New Delaware State Education Association President Was Struggling Blogger

The recent election for president of the Delaware State Education Association was unusual in a couple of ways. First, DSEA is one of the few NEA state affiliates that holds a rank-and-file vote for its executive officers, and second, the election ended in a tie between incumbent vice president Karen Crouse and former president of the Red Clay Education Association Mike Matthews.

In another way, the DSEA election was very much like other union elections in that turnout was less than 20 percent. Crouse and Matthews each received 862 votes in a four-way race.

A runoff was held, turnout increased to just over 20 percent, and Matthews emerged the victor by 119 votes.

Matthews will be an unusual state union president. His politics are predictably liberal, but he leaves a long Internet trail thanks to his prolific blogging in the last decade.

He launched his personal site – Down With Absolutes! – in 2004. “It was my take on how much I hated George W. Bush and how I would do anything to ensure he wasn’t re-elected in November,” he wrote.

Matthews majored in journalism at Temple University, but discovered “though I still loved to write, I didn’t want to have to write at the whim of some editor at a mid-circulation newspaper where I’d make no money. I took a temporary position with a substitute teacher service, where I am presently employed.”

He got his Master’s in Elementary Education from Wilmington College in May 2007, but as of September 2008 “I still don’t have a teaching job!”

Matthews shut down his blog in July 2009 because “I realized I have spent far too much time on this and have reaped far too little financial gain,” he wrote. “I decided DWA would take a backseat to my job hunt.”

He left to the generally good wishes of his readers, with the notable exception of commenter “buddy,” who wrote “You’re an egotistical moron. Here’s to continued failure, a**hole.”

It’s safe to say Matthews has the last laugh on “buddy,” and we look forward to observing whether his blogging experience ends up being a help or a hindrance in the big league of Delaware politics.

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Union’s Internal Cost-Cutting Is Thorny

The finances of New York State United Teachers are a mess, but NYSUT’s officers are not entirely blind to the problem. When a union tries to cut its costs, it not only runs into labor unrest with its own employees, it might also provide political fodder for internal opponents.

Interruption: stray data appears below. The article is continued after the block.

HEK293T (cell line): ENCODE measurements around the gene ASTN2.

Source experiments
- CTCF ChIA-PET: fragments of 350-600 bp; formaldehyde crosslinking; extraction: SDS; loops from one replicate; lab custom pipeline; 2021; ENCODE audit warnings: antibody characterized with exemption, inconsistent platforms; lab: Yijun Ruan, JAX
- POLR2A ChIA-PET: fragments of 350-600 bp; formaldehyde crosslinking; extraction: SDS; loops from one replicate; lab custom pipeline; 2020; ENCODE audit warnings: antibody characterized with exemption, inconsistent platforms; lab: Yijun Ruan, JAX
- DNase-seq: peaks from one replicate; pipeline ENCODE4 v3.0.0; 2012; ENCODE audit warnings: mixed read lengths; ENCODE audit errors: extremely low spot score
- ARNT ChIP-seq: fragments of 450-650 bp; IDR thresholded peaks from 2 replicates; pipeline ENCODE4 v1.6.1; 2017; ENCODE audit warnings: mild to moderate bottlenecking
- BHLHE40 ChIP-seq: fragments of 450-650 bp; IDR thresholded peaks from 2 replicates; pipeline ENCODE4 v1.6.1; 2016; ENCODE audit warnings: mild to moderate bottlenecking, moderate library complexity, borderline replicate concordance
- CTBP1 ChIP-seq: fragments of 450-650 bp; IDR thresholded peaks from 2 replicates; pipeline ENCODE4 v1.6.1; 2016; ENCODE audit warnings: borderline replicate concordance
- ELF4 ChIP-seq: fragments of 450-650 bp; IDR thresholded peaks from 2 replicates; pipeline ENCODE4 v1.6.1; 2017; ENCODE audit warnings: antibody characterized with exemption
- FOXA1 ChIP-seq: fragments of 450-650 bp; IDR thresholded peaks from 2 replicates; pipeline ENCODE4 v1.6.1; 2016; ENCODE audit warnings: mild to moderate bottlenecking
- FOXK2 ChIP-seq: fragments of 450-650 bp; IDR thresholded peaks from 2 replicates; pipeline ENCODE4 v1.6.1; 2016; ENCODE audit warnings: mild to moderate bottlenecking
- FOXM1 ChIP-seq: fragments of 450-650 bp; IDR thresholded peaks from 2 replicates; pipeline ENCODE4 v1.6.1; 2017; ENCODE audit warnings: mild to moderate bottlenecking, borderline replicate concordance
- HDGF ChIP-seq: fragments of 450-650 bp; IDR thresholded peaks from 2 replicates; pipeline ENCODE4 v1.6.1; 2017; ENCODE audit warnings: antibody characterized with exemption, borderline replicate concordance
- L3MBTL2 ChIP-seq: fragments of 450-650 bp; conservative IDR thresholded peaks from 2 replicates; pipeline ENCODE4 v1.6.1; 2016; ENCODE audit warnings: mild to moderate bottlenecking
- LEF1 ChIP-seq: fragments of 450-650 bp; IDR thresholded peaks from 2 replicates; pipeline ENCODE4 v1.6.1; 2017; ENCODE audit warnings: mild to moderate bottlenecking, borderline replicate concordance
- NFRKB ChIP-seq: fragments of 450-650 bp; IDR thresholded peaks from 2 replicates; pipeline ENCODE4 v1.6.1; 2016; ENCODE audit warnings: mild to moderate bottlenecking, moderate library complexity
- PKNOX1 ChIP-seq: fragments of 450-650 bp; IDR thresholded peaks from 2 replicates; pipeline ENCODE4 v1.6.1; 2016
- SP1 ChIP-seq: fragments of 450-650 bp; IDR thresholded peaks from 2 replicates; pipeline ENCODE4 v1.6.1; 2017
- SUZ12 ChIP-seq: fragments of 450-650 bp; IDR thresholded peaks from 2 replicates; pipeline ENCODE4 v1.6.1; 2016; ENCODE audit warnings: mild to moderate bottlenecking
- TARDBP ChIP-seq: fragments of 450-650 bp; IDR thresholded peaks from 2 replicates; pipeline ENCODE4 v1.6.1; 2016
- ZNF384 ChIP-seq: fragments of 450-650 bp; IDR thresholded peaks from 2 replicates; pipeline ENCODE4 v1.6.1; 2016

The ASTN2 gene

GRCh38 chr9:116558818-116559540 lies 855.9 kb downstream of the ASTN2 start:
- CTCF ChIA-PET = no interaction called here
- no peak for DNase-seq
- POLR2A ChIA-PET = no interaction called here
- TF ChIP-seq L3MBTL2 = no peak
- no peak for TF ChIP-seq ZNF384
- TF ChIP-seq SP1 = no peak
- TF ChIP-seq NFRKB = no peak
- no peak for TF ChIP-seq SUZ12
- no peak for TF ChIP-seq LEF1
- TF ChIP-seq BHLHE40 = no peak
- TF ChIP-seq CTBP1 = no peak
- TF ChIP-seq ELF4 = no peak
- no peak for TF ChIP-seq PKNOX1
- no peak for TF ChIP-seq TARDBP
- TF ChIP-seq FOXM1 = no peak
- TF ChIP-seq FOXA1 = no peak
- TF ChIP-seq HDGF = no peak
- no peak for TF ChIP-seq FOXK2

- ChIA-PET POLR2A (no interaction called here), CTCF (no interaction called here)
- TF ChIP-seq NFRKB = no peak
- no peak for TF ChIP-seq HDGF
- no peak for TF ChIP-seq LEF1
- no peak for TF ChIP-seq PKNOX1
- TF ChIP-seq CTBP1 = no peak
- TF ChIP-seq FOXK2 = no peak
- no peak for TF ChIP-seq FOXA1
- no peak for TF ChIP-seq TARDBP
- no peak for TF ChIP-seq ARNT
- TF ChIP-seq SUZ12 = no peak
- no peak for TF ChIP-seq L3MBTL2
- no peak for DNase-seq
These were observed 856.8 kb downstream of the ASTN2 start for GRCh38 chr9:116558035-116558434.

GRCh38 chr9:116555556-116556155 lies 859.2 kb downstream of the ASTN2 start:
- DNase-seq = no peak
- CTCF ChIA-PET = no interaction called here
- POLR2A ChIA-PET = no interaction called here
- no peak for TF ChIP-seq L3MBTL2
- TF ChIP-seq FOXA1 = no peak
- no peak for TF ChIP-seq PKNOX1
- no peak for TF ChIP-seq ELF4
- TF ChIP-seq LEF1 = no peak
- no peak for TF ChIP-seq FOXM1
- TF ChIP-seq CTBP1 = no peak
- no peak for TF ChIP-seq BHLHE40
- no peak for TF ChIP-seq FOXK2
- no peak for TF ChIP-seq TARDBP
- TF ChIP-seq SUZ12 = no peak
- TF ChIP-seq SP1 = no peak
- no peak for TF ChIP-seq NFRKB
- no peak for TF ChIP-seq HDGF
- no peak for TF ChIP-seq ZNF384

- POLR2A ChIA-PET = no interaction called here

Case in point: NYSUT sought to save a few bucks by hiring Certify, a company that supplies mobile apps and reporting tools for the processing of expense reports. This task is usually done in-house.

The staff contract bans outsourcing of work previously done by bargaining unit members without the staff union’s permission. NYSUT had to make the new process optional for employees, and evidently every single one of them has refused to use Certify.

NYSUT managers and executives, however, are not members of the staff union, and are required to use Certify. This irritated not only the staff union, but also Stronger Together, the opposition caucus within NYSUT that is running candidates for the union’s executive positions. It posted its complaint, which I excerpt here:

We are perplexed and disheartened by the decision made by our current officers to subcontract the work of our union brothers and sisters. According to Secretary-Treasurer candidate Nate Hathaway, “This flies in the face of our core values as unionists. We must not fall into the trap of pursuing expediency at the expense of what is right. Union workers are paid more because they defend the value of the individual worker and the concept that a worker should have protections in the workplace and be compensated with a reasonable, living wage. What do we stand for as an organization if we espouse these principles in grand platitudes, yet pursue a policy of employing the services of those not afforded the very rights we claim to fight for? This is very disheartening news.”

​To address the budget issues that exist within NYSUT, our officers need to reduce costs through a transparent process that honors the work and commitments made to our unionized staff.

A noble sentiment, but honoring the work and commitments made to NYSUT’s unionized staff has resulted in net assets of negative $413 million. The teachers of New York are on the hook for that.

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Teacher Shortage Truthers?

When last we beat this dead horse, we learned that California has a teacher shortage, no matter how many teachers we hire. Something about a distinction between “filling vacancies” and solving shortages.

This morning we went a step beyond, discovering that we can lay off almost 2,000 teachers and still have a teacher shortage.

How to explain this apparent paradox?

This year, Gov. Jerry Brown proposed a minimal 2.1 percent increase for K-12 education in January, which educators said would not be enough to cover districts’ increasing salaries, benefits and costs.

Districts negotiated compensation increases beyond their ability to pay, leaving them no choice but to reduce the number of people to whom they pay that higher compensation.

That might be a bad thing, but if 2,000 teachers are laid off, aren’t they then available to be hired elsewhere during this catastrophic teacher shortage, perhaps even in areas of greater need? That could be a good thing, couldn’t it?